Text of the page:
It has long been IEEE-USA’s position that employment-based admissions reforms should strike a reasonable balance between employers’ needs for easier access to skills that may be in short supply and the public need to safeguard educational and job opportunities for citizens, legal permanent residents and foreign nationals who have been legally admitted to study or work in the United States.
 
Legislative Developments in the 106th Congress
 
Almost as soon as the new H-1B visa limits took effect, employers in business and at educational institutions issued renewed claims that the nation faces IT worker shortages of crisis proportions and began pressing Congress for another increase in temporary admissions ceilings.
 
In 1999, in response to these appeals - and promises of generous financial contributions to their election and re-election campaigns - legislators from Texas, California, Virginia and Arizona introduced bills providing for additional increases in the admission of foreign IT workers.
 
These bills include:
 
The New Workers for Economic Growth Act (S. 1440), introduced by Senator Phil Gram
(R-TX), will raise H-1B admissions ceilings to 200,000 a year in 2000, 2001 and 2002. The bill will also exclude foreign professionals with master’s degrees earning at least $60,000 a year and foreign professionals who work for U.S. educational institutions from the new caps.
 
The BRAIN Act (H.R. 2687), sponsored by Representative Zoe Lofgren (D-CA), will enable
foreign students who earn bachelor’s or higher degrees in engineering, mathematics and the sciences from U.S. colleges and universities (and receive job offers exceeding $60,000 a year) to stay and work in the United States for up to five years on new T visas.
 
Senator Chuck Robb (D-VA)’s new HITEC Act (S.1645) will also allow foreign students with degrees from U.S. educational institutions (Master’s or Ph.D degrees) to remain in the United States for periods of up to five years on T visas when they complete their studies.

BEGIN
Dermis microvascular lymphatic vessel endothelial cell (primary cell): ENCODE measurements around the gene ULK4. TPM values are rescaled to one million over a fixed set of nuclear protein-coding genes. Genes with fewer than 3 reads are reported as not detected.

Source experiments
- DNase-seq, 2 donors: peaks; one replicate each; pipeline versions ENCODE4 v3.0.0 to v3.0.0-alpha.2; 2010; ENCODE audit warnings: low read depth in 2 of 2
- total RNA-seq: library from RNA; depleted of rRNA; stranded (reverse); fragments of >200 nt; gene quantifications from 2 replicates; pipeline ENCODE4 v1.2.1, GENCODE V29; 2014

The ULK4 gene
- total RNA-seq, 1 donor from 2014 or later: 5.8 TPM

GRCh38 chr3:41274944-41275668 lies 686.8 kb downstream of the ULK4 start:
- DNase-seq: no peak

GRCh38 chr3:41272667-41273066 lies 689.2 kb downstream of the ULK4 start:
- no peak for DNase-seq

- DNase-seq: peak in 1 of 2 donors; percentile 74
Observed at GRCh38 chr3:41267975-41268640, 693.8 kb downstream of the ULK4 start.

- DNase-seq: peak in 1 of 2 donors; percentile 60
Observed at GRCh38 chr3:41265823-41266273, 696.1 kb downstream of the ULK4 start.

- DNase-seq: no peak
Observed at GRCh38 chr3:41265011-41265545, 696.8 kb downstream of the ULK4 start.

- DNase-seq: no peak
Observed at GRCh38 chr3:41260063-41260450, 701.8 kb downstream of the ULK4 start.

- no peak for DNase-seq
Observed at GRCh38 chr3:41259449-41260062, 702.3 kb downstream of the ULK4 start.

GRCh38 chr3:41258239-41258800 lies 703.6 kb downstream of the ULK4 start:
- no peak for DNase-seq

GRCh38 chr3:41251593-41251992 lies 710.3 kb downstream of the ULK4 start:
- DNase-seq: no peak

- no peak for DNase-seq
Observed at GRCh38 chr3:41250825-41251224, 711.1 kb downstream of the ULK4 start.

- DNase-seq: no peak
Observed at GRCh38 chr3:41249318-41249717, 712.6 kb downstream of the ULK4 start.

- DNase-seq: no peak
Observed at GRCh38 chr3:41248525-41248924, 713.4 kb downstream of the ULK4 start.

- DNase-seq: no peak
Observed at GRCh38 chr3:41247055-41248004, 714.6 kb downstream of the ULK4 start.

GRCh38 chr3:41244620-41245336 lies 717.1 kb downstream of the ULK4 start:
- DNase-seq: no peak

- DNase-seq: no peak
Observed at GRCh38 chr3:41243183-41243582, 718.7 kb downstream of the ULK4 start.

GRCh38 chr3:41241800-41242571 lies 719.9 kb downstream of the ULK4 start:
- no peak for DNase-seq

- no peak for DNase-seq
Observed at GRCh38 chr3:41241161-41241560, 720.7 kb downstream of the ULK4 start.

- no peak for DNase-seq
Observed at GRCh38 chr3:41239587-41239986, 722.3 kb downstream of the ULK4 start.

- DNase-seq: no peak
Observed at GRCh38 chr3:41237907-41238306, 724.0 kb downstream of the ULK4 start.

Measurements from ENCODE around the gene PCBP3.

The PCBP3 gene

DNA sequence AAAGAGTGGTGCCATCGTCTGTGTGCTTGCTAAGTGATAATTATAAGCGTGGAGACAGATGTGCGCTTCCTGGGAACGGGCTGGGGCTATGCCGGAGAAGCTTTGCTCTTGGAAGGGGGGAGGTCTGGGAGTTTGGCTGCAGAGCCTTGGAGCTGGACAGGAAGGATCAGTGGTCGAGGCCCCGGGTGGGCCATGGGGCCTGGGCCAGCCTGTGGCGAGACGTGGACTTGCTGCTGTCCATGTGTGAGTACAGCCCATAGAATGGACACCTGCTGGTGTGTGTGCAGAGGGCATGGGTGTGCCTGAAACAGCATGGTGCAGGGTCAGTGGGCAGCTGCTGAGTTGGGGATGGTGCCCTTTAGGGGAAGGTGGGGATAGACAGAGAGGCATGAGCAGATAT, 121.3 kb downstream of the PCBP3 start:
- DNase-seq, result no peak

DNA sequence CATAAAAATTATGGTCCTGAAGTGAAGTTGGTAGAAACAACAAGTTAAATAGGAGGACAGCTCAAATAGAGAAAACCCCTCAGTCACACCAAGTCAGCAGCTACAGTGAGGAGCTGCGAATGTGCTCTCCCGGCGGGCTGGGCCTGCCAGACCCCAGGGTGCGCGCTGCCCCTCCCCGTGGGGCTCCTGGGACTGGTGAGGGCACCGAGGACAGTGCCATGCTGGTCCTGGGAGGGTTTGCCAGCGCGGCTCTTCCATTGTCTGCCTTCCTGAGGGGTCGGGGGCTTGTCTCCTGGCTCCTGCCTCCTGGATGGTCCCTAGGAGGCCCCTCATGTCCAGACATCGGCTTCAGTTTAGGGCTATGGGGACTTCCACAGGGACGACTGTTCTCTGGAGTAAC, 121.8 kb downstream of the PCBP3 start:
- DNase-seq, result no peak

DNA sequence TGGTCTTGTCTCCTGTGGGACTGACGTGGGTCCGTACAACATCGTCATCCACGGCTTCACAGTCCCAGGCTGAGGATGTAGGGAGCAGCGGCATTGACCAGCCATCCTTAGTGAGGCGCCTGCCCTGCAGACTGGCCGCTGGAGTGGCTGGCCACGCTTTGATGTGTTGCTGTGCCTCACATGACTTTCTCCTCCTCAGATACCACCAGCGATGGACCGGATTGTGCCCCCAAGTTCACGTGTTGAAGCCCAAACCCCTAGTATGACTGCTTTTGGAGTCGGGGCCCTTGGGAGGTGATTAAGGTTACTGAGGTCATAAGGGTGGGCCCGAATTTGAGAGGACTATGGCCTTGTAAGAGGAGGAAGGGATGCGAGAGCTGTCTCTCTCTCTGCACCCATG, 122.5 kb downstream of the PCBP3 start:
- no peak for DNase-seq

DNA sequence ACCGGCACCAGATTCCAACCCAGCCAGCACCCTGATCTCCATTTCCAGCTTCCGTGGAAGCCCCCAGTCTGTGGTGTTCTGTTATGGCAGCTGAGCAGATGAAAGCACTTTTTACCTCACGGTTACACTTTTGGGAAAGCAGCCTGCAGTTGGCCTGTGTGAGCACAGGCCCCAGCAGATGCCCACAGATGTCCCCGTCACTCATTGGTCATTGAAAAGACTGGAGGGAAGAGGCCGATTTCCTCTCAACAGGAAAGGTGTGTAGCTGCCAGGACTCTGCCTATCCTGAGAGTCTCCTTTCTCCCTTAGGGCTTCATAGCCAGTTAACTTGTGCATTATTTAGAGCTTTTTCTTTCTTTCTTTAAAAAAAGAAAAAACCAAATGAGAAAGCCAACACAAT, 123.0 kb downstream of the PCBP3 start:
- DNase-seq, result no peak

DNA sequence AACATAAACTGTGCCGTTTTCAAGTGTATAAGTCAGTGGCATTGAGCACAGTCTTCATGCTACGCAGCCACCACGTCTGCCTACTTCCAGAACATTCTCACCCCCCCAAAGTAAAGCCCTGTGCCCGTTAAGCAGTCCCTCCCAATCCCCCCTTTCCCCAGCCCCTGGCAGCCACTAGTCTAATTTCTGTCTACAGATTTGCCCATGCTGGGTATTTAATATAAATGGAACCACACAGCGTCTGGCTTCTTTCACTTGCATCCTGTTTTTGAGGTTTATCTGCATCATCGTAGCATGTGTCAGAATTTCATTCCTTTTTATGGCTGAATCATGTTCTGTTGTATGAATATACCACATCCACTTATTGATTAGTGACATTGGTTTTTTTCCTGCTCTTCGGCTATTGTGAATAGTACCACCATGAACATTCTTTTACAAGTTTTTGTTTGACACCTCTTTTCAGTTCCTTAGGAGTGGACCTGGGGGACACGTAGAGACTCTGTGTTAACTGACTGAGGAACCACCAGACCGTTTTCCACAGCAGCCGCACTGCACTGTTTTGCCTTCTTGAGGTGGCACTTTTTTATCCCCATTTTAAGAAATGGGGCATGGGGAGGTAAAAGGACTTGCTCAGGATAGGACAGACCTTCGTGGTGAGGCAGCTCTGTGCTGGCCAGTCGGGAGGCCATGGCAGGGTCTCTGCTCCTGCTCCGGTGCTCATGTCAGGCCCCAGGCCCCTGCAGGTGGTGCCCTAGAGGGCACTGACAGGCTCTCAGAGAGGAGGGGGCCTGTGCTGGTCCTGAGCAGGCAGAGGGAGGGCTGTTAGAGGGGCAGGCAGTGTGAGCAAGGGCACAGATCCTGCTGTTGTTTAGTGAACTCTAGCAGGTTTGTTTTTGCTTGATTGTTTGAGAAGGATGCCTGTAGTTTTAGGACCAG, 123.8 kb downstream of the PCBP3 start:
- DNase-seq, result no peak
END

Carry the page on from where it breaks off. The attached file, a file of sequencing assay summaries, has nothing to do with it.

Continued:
The 21st Century Technology Resources and Commercial Leadership Act (S. 1804), introduced by Republican Presidential Candidate John McCain (R-AZ) will establish a new educational grants program to improve math, science, engineering and technology competencies in the United States. Senator McCain’s bill will also abolish all limits on H-1B visas.
 
Senators Orin Hatch (R-UT) and Spencer Abraham (R-MI) intend to introduce another
H-1B Visa proposal when Congress reconvenes in January. The Hatch/Abraham proposal will authorize another 40,000 to 50,000 increase in temporary H-1B admissions in 2000 and 2001; exempt foreign employees of U.S. educational and research institutions from the H-1B caps; and eliminate current per country limits on permanent immigration to the United States
 
 
How You Can Help
 
In 1999, IEEE-USA and 26 other national engineering societies said that it is premature to consider increasing current limits on temporary, employment-based admissions until the National Research Council completes and Congress has an opportunity to assess the results of studies mandated in the 1998 H-1B legislation. The purpose of the NRC studies is to examine information technology and the treatment of older workers in by high tech companies.
 
IEEE-USA members who are concerned about the need for another increase in temporary, employment-based admissions should communicate those concerns to their Senators and Representatives in Washington.
 
 
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Updated 01/29/2000